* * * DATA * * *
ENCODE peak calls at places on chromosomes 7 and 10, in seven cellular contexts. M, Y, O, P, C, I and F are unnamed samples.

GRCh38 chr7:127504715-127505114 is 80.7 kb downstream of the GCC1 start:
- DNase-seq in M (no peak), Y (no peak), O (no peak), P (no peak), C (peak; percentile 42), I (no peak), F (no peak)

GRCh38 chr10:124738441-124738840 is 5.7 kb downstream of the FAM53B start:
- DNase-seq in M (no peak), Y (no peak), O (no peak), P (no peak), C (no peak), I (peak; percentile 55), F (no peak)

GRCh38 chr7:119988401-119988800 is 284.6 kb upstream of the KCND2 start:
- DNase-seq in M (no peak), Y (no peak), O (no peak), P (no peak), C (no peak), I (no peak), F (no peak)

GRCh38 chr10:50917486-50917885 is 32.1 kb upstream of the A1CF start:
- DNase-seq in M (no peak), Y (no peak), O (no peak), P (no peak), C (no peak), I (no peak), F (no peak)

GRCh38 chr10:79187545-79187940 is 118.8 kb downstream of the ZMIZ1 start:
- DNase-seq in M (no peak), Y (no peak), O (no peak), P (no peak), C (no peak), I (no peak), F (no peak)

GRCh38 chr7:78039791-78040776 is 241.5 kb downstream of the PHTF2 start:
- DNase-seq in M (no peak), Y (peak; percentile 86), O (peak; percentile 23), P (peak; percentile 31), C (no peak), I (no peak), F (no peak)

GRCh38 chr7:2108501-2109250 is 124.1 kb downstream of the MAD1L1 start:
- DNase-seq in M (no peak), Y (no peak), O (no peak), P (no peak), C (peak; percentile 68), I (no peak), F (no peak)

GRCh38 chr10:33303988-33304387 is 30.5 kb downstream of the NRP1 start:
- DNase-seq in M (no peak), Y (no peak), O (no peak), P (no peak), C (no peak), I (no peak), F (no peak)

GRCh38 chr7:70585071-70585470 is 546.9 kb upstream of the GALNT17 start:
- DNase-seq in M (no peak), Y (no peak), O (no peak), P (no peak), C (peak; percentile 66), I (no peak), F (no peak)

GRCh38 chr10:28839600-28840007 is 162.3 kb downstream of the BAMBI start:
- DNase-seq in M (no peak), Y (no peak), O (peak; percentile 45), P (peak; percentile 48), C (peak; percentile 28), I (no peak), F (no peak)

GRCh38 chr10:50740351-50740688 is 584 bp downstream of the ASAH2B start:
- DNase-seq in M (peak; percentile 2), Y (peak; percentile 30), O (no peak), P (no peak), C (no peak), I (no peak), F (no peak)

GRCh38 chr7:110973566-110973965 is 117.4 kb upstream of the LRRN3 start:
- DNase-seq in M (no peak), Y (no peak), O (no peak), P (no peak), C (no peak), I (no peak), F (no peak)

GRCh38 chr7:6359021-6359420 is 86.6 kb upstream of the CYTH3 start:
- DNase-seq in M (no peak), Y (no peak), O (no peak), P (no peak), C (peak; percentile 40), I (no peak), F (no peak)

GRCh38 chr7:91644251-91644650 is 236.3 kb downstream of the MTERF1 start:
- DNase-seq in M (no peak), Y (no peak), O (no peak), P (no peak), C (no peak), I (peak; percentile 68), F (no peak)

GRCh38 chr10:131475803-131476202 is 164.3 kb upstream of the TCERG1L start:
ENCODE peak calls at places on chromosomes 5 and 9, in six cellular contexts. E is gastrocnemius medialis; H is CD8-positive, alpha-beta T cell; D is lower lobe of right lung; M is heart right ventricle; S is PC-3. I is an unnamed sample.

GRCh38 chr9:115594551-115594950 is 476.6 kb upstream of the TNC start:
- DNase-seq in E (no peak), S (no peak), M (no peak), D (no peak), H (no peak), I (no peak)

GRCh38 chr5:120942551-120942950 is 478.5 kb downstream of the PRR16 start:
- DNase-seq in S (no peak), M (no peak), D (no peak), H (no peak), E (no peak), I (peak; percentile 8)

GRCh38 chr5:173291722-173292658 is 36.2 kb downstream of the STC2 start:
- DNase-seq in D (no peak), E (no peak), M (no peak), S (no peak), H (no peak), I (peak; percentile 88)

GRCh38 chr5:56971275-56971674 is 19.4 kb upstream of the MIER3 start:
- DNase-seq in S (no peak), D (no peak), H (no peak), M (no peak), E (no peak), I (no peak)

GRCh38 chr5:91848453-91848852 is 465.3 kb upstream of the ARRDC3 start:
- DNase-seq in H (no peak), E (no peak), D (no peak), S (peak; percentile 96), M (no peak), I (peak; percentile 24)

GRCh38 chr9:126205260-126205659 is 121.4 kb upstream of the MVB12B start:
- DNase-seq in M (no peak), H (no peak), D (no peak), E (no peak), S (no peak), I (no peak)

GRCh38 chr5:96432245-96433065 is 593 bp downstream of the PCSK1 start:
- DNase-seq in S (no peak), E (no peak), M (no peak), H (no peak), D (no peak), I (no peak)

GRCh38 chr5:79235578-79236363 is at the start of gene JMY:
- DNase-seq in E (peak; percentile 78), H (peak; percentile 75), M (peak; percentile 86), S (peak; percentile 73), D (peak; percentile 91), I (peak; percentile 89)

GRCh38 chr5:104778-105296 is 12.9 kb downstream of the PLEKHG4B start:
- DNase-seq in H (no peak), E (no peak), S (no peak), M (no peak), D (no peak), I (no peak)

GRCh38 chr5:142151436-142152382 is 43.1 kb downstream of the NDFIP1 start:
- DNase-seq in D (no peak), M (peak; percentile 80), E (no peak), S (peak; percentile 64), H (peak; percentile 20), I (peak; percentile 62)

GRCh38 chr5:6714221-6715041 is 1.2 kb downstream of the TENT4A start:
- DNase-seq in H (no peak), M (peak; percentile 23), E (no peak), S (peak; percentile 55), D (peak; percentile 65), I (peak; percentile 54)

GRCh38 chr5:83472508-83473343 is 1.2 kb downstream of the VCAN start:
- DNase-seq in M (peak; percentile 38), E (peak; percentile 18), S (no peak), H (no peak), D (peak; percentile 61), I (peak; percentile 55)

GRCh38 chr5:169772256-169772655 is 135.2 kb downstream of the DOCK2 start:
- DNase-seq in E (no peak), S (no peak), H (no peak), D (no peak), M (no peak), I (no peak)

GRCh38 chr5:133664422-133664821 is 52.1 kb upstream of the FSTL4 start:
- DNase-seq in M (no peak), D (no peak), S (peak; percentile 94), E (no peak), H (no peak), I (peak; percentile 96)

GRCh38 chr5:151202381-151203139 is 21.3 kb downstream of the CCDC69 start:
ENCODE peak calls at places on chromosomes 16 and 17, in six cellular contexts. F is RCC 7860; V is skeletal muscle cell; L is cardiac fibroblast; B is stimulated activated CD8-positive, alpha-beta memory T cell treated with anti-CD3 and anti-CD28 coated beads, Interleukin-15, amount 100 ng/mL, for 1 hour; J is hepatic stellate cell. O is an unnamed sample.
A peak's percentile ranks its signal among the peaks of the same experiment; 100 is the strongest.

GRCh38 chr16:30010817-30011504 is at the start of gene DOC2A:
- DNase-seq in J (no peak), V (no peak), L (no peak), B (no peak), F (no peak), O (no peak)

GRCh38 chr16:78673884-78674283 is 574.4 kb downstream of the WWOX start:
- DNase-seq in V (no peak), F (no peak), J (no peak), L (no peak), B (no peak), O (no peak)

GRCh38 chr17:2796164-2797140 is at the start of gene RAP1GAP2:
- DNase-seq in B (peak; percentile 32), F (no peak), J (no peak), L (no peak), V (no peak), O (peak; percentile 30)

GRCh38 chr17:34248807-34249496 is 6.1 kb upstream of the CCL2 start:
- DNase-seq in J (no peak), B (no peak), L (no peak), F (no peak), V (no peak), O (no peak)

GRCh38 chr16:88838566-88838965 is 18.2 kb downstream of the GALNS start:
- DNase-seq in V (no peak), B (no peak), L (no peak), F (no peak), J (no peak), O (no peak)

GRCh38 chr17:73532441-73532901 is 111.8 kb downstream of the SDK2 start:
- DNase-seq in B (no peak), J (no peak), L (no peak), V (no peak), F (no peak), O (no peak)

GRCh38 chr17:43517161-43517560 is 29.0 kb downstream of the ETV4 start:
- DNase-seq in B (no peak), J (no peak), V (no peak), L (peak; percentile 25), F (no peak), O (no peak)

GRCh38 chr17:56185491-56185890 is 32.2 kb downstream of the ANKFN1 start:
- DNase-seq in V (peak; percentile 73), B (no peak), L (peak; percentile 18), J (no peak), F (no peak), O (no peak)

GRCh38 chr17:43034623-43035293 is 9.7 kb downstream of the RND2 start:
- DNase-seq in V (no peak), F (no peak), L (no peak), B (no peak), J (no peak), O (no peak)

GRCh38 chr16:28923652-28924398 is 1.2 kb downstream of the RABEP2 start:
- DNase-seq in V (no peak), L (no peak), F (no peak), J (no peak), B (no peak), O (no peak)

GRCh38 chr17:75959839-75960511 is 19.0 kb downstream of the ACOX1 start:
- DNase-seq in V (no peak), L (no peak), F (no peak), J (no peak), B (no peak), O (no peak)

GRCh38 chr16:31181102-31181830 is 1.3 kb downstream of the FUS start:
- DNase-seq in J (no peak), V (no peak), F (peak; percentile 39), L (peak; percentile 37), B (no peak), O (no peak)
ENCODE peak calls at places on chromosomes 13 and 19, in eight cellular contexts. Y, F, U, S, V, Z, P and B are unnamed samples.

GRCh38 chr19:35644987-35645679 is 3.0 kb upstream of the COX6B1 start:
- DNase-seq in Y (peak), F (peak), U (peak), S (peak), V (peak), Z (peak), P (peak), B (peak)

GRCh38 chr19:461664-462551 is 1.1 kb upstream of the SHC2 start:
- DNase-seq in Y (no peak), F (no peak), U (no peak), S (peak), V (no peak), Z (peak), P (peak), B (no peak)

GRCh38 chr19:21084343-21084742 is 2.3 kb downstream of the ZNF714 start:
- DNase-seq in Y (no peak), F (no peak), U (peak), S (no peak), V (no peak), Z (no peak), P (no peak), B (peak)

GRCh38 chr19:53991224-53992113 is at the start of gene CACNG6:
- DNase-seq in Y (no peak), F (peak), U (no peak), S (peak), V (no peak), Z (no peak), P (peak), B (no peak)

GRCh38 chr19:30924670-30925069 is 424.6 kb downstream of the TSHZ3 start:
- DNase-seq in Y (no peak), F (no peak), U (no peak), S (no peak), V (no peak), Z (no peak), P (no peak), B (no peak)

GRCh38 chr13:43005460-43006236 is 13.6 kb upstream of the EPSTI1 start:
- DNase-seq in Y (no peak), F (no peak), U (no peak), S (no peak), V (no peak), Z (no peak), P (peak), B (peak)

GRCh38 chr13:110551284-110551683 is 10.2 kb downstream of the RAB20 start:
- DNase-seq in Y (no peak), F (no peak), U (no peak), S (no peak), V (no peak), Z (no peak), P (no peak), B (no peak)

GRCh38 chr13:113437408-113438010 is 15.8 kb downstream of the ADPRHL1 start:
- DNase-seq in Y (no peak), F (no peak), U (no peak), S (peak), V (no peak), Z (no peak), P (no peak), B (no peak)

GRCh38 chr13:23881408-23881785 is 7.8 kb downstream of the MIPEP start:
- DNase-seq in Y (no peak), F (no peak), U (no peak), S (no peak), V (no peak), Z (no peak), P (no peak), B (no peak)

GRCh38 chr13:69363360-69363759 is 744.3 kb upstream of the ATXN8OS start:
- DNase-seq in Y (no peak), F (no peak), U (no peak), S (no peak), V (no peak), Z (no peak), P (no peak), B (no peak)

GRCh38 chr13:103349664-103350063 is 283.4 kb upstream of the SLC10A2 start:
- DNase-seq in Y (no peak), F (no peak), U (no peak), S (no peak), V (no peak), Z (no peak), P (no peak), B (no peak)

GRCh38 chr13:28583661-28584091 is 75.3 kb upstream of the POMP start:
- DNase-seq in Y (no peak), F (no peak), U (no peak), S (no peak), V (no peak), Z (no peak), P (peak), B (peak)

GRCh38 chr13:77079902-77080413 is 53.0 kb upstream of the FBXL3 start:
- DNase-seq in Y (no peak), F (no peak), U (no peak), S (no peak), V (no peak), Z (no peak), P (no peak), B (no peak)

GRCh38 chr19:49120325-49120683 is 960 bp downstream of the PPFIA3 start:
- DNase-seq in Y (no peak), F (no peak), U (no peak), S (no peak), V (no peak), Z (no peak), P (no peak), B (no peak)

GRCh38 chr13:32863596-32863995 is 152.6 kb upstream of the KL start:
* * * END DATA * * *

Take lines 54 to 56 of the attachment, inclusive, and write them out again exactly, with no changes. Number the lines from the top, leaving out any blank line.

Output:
GRCh38 chr5:83472508-83473343 is 1.2 kb downstream of the VCAN start:
- DNase-seq in M (peak; percentile 38), E (peak; percentile 18), S (no peak), H (no peak), D (peak; percentile 61), I (peak; percentile 55)

GRCh38 chr5:169772256-169772655 is 135.2 kb downstream of the DOCK2 start: